Has your BTEC world been turned upside down? News article - view all Alps blog post - view all

Up and down the country many teachers of BTEC programmes are struggling to reconcile the emerging standards of the ‘new’ 2016 suite of BTEC courses with those of the ‘old’ 2010 suite. As most readers will know, Alps uses historic national data from which to calculate benchmarks and to inform the Minimum Expected Grades. For the new BTEC courses, which appear to be much more challenging, there is clearly no national data, and this won’t be known until early autumn, so how might centres approach the problem of setting MEGs and effectively monitoring progress?

Motivating, tracking and monitoring students is the here and now, which is best done with a professional eye on the student’s aspiration and standard of work. The external assessment will probably result in a lower profile of grades for the new BTECs compared to those based completely on internal assessment. But, from a target setting perspective, until there is empirical evidence of ‘by how much lower’ we would be doing a disservice to students if we arbitrarily decrease the current MEGs.

So, use the current MEGs, personalise them as you see fit, and continue to use them to raise student aspirations and drive continuous improvement.

When staff look at 2016 BTEC qualifications’ in year data, the Alps analysis will be based on the 2010 BTEC benchmarks, so if your subject pages are looking a bit blue these are the questions to ask yourselves:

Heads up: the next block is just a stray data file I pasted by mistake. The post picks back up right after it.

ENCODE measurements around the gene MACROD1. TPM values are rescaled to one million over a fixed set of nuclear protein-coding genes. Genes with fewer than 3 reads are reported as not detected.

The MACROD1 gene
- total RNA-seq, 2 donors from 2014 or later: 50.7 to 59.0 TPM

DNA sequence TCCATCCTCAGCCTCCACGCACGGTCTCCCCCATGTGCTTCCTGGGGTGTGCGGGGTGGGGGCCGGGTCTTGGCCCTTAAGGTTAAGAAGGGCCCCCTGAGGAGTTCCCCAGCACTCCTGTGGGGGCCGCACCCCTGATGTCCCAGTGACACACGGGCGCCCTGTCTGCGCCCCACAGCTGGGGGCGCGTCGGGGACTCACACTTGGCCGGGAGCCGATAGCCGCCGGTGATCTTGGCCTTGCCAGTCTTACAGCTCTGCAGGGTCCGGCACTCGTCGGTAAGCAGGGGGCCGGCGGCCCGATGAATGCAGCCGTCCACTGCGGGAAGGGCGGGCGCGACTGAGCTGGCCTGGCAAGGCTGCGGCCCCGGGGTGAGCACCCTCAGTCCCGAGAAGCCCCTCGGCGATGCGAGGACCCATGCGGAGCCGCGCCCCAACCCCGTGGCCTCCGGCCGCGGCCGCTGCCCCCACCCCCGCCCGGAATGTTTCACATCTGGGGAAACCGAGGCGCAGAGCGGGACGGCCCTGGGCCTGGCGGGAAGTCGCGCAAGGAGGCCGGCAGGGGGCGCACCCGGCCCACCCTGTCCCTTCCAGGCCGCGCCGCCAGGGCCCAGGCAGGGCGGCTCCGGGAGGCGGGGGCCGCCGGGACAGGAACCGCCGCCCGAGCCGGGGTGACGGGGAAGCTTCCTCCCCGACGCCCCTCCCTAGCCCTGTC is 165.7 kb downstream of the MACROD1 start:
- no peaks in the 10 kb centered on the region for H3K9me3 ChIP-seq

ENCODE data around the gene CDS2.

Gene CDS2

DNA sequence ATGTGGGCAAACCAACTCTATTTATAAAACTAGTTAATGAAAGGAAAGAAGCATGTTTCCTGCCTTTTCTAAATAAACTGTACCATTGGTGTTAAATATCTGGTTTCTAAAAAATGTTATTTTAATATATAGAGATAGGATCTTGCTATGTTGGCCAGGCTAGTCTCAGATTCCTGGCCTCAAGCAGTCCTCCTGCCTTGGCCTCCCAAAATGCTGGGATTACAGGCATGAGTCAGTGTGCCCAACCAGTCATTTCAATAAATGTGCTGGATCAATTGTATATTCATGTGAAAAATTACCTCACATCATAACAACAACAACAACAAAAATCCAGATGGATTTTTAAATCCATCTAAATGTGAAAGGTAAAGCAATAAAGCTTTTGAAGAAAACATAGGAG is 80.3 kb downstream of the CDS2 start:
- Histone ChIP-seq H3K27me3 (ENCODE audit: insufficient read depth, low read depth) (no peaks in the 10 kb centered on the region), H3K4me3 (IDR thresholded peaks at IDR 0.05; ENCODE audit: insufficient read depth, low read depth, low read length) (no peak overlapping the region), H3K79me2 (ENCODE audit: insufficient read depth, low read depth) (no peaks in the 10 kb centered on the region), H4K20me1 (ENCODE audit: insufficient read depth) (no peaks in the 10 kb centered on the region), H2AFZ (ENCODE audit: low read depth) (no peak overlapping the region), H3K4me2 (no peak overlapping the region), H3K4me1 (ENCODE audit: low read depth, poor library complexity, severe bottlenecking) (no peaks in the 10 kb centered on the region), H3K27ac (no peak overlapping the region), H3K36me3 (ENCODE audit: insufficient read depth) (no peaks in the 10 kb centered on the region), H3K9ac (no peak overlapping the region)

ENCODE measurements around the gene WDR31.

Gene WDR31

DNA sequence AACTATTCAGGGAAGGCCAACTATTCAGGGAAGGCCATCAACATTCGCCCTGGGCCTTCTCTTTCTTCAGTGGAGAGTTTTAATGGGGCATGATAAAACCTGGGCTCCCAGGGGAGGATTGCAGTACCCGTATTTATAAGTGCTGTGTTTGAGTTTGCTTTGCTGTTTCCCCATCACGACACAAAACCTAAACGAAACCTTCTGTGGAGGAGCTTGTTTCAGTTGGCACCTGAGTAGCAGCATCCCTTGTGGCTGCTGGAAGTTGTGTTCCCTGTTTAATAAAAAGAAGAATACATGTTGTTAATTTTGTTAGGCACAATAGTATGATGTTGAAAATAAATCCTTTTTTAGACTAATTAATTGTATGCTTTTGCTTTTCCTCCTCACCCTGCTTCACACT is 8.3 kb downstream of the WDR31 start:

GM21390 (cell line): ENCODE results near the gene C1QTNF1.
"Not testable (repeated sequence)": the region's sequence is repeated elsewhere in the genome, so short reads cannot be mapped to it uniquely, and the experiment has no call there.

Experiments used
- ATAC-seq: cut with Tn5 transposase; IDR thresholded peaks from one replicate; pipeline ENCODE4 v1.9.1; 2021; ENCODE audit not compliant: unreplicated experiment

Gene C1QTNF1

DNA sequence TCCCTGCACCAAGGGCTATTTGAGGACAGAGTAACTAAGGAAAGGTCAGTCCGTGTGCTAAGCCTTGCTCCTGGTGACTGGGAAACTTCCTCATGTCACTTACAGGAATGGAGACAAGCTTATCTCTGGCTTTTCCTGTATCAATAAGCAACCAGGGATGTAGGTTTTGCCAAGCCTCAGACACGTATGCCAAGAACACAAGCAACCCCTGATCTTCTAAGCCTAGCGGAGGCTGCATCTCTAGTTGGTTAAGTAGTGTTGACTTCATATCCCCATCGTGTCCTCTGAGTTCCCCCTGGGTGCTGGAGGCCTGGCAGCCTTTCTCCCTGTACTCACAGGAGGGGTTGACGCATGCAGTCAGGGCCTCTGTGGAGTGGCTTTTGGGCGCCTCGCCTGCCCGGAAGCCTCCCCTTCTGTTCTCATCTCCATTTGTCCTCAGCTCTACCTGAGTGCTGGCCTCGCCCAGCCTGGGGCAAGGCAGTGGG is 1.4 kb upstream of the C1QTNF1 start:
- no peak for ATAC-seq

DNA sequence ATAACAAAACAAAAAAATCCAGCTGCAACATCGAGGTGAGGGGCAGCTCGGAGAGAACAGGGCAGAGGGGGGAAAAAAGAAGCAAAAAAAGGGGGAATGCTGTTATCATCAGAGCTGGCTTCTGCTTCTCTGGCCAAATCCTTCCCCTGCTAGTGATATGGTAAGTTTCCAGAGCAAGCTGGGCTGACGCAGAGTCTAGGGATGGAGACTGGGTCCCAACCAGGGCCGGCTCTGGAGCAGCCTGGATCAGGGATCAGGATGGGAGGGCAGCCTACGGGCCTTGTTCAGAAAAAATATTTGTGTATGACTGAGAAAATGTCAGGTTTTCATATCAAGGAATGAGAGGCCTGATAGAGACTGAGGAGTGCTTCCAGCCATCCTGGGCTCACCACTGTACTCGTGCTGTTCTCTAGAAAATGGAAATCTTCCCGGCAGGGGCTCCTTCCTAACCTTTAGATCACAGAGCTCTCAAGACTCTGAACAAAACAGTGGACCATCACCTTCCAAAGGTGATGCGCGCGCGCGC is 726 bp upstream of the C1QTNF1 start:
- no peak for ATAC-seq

• Are the predicted grades being derived by staff too pessimistic?
  • Look at the grade profile compared to previous BTEC courses, are the number of lower grades realistic?
  • How have these grades been arrived at?
  • Is there consistency within and across the teams?

Try ranking the students and apply a similar percentage of D*, D, M & P grades as per previous cohorts following the previous specifications. Then adjust these according to how much you believe the grade profile will be impacted by the change of assessment criteria. Then compare the two sets of grades and moderate the new specification grades before submitting them to Alps for analysis.

There is no doubt that across the country the grade profile for the new BTECs will decrease, but will this be true for every centre? Whenever there are curriculum changes some schools and colleges seem to ride the change by staying focussed on the core aspects of teaching and learning, ensuring the students remain confident of their lessons and continue to strive to produce work of the highest possible standards.

Unfortunately, other schools and colleges lose their focus, worry too much about factors outside their control and their results are disappointing.

Data for the 1 year courses i.e. the foundation diploma and certificate is available and the Alps Team are busily crunching the numbers.

The starting point will be: Is there sufficient data that is matched between the KS4 prior achievement (summer 2016) and BTEC results for summer 2017? We will publish our findings later in the year. As for the extended certificate, diploma and extended diploma the wait continues until after the first full cohort complete these in the summer 2018.

In the meantime, keep the faith, in year monitoring is an essential tool to keep students on track, and while as staff we are in unchartered choppy waters, our students deserve the calmness of a country pond.